Nature Now - April 2021

by Sarah Dobson History Wildlife Nature Now

Spring arrived early this year and is already well underway! If the skies are clear, then take a look up on the night of 21st-22nd April to see the Lyrids meteor shower that is at its peak then.

Farmers’ crops such as wheat and oil seed rape are well-established, their growth being boosted by artificial fertiliser applications. Fruit trees such as apple and cherry are already bedecked in delicate white flowers, ready to be pollinated by bees and so produce their juicy fruits later in the year. Farm animals kept indoors over the winter are finally back to eating fresh grass in the fields, and some spring-born lambs are already half-grown whereas others are just being born.

In woodlands and along hedgerows the first fresh green leaves are starting to bud and unfold. Now is the moment to enjoy flowers such as Primroses, Violets, and Wood Anemones in woods, making the most of their brief time in the sun – before the leafy tree canopy grows over to cast them in to shade through the summer. The first flowers are in bloom in fields also, from Daisies and Dandelions in urban spaces to delicate nodding Cowslips in patches of chalk grassland.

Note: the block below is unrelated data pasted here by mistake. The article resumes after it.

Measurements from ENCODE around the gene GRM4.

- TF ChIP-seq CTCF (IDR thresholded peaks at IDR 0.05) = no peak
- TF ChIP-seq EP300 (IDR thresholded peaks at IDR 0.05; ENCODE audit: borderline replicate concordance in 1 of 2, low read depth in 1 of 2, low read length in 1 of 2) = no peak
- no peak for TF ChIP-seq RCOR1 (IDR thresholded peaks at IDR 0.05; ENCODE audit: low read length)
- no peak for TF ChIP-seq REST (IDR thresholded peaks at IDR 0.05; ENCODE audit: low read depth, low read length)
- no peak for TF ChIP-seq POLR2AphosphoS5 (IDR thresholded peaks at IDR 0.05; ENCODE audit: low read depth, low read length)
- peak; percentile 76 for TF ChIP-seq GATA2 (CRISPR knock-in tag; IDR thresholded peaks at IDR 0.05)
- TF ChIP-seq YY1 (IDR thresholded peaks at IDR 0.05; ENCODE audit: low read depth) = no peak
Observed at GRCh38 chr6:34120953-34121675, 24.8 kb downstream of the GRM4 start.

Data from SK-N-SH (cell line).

Insects are also re-appearing on the wing, with the first butterflies such as yellow-green Brimstones fluttering by as well as over-wintered Peacocks, Small Tortoiseshells and Commas, and Bumblebees and Honey Bees are now active again also. Look out too for the charismatic black St Marks Fly on the 25th April, the day when it traditionally emerges each year from its underground larval stage to fly as an adult.

A thriving mass of mating Toads can be found in many ponds, whilst the earlier Frog spawn should soon be hatching to become free-swimming Tadpoles that will later grow legs and metamorphose to become young adults. Adders can now be found on the Downs, following their winter hibernation, and are most visible in the early morning when basking in the sun to warm up their bodies – take care if you’re out walking the dog then!

Our resident birds are now mating and making nests, whilst the first migrant birds are expected to arrive soon on our shores from their wintering grounds in Africa. These include iconic summer birds such as Swallows in the countryside and Swifts in towns, as well as more cryptic species like the scratchy-sounding Whitethroats and various Warblers. Make sure that you get up early one morning to soak up the cacophony of the dawn chorus – don’t miss this natural spectacle!